TOEFL Test Centers in Namibia

By | February 16, 2019

TOEFL Test Centers in Namibia

The TOEFL iBT test is offered in this location.

The list below shows testing regions, fees and dates as of February 15, 2019, but availability may change when you register. Fees are shown in US$ and are subject to change without notice.

To find the most up-to-date list of available test centers (including addresses), dates and times, click the button below to create or sign in to your TOEFL iBT account, then click “Register for a Test.”
Region Testing Format Fee Test Dates
Windhoek TOEFL iBT $215
Sat., Feb 16, 2019
Sat., Mar 16, 2019
Fri., Apr 05, 2019
Sat., May 04, 2019
Sat., Jun 15, 2019
Fri., Jul 12, 2019

Namibia Overview

Namibia, state in southwestern Africa, mostly inhabited by Bantu peoples. About 6% of the population are white, of which 30% are of German descent.

From the Namib coastal desert, the land rises steeply to the inner plateau, which merges into the vast plains of the north, northeast and east. In agriculture, mainly cattle breeding is practiced (cattle and Karakul sheep); in the north arable farming is also possible with artificial irrigation. Thanks to the plankton-rich cold ocean current off Namibia (Benguela Current), fishing is an important industry. The production of diamonds (especially jewelery diamonds) is of great importance in the Namib.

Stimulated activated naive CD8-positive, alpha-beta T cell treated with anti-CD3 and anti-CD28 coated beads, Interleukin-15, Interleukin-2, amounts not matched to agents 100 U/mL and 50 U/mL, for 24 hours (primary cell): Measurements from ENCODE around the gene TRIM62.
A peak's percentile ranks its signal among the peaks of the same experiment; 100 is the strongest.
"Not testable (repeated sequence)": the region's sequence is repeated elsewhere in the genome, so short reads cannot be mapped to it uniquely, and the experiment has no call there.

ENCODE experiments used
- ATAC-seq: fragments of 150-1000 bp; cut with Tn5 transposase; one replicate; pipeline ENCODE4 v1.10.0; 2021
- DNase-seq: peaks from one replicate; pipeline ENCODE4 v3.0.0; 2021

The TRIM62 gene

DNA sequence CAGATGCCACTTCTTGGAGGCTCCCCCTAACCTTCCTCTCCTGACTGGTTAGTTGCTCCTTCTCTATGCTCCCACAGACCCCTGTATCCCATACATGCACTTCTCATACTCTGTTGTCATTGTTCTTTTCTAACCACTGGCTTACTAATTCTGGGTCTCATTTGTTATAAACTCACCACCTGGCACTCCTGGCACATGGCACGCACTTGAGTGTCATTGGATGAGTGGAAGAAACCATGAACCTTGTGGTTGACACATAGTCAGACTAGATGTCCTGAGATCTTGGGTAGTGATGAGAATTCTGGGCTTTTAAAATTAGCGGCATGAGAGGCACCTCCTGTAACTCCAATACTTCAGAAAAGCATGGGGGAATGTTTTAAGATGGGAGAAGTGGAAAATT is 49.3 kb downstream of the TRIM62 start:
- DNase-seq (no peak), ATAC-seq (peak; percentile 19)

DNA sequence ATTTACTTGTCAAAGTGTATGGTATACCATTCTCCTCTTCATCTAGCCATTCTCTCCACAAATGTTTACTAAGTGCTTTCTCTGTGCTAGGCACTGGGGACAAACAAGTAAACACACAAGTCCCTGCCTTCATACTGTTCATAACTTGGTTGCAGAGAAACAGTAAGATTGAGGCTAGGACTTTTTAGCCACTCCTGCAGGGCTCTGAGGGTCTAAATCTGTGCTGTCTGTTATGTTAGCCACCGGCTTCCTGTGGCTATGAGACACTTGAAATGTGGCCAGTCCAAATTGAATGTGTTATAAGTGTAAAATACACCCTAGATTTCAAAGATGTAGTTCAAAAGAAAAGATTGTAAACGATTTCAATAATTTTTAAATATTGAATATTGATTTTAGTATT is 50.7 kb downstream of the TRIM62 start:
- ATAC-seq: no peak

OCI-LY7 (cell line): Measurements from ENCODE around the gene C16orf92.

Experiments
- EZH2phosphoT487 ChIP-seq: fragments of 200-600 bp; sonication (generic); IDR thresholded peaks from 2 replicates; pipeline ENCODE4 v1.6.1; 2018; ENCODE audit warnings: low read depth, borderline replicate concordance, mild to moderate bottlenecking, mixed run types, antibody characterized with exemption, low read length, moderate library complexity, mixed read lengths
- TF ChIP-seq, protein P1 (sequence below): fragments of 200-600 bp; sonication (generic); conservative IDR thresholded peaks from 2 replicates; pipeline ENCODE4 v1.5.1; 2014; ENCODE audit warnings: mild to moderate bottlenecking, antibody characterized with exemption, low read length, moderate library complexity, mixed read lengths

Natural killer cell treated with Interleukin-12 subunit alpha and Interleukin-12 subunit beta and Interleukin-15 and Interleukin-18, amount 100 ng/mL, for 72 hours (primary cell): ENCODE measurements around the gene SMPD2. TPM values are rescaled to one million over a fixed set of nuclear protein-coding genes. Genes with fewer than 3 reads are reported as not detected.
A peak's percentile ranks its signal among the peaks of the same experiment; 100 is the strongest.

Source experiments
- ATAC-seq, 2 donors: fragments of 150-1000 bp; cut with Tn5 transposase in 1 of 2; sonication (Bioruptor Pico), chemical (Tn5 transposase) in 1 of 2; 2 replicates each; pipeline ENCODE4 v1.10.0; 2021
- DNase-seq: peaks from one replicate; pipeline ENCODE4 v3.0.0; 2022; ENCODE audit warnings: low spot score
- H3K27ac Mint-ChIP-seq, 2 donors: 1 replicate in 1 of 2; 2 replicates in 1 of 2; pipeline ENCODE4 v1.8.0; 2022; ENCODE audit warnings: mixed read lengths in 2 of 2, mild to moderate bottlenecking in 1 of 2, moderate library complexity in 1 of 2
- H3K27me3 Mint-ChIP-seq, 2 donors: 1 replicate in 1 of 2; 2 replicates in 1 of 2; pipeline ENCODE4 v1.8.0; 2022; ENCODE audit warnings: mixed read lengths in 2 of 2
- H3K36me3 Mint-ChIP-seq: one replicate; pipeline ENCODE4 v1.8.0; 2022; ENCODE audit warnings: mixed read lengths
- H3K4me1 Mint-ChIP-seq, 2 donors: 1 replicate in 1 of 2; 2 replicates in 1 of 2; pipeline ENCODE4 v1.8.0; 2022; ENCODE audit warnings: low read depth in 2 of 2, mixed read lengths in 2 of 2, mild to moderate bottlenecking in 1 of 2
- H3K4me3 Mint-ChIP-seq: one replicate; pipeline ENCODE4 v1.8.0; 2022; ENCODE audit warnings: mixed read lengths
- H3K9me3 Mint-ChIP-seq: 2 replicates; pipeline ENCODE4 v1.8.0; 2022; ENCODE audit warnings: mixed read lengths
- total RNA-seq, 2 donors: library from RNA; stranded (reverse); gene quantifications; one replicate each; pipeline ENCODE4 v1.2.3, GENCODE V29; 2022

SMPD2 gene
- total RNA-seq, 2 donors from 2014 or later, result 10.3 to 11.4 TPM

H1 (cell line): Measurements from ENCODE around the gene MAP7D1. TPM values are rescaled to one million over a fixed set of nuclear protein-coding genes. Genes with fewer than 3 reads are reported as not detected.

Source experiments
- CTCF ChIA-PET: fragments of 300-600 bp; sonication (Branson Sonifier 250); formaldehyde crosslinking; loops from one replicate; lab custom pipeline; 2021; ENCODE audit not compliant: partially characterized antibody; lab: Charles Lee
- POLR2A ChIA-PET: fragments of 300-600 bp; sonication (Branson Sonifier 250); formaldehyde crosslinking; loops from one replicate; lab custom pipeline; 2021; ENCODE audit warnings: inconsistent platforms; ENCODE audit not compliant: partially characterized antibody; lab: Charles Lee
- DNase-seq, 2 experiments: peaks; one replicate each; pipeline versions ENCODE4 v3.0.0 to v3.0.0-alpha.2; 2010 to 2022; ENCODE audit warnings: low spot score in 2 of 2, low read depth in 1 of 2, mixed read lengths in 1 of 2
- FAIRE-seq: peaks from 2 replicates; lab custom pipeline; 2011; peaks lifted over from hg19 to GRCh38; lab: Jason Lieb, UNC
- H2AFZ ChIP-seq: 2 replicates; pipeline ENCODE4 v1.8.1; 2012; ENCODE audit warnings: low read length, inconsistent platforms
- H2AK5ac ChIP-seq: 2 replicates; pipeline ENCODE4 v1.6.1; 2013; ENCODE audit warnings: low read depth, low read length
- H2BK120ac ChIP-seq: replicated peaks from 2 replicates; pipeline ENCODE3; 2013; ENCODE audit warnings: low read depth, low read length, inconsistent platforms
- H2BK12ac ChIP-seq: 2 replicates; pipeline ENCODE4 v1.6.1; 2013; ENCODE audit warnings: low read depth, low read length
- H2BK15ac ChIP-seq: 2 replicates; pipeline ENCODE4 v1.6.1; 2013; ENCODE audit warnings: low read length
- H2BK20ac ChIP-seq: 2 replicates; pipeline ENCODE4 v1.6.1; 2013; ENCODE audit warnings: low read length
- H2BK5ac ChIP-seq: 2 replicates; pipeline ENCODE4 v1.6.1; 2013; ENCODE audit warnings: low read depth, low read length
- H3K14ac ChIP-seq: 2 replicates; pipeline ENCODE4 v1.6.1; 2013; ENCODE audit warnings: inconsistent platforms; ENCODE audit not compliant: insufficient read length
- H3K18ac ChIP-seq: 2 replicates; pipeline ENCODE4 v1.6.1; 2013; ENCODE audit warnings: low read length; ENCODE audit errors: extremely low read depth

History: The area was discovered by the Portuguese in the 15th century and became a German protected area in 1884/85 (German South West Africa). In 1920 it came under South African administration as a League of Nations mandate. In 1966 the UN General Assembly revoked the mandate from South Africa; in 1968 it renamed the country »Namibia«. The International Court of Justice declared the continued presence of South Africa in Namibia illegal under international law. In 1990 Namibia became the last colony in Africa to gain independence.

Country Overview

Country facts

  • Official name: Republic of Namibia
  • License plate: NAM
  • ISO-3166: NA, NAM (516)
  • Internet
  • Currency: 1 Namibia dollar (N $) = 100 cents
  • Area: 824 290 km²
  • Population (2018): 2.4 million
  • Capital: Windhoek
  • Official language (s): English
  • Form of government: Presidential Republic
  • Administrative division: 14 regions
  • Head of State: President Hage Geingob (since March 21, 2015)
  • Religion (s): 80-90% Christians (Lutherans, Catholics; Anglicans), 10-20% followers of traditional African religions
  • Time zone: Central European Time
  • National holiday: March 21st

Location and infrastructure

  • Location (geographical): South West Africa
  • Position (coordinates): between 17 ° and 29 ° south latitude and 12 ° and 25 ° east longitude
  • Climate: Subtropical dry climate
  • Highest mountain: Königstein (2573 m)
  • Road network (2018): 7 893 km (paved), 40 982 km (unpaved)
  • Railway network (2014): 2,628 km


  • Annual population growth (2018): 1.9%
  • Birth rate (2018): 26.8 per 1000 residents.
  • Death rate (2018): 7.7 per 1000 residents.
  • Average age (2018): 21.4 years
  • Average life expectancy (2018): 64.4 years (men 62.7; women 66.2)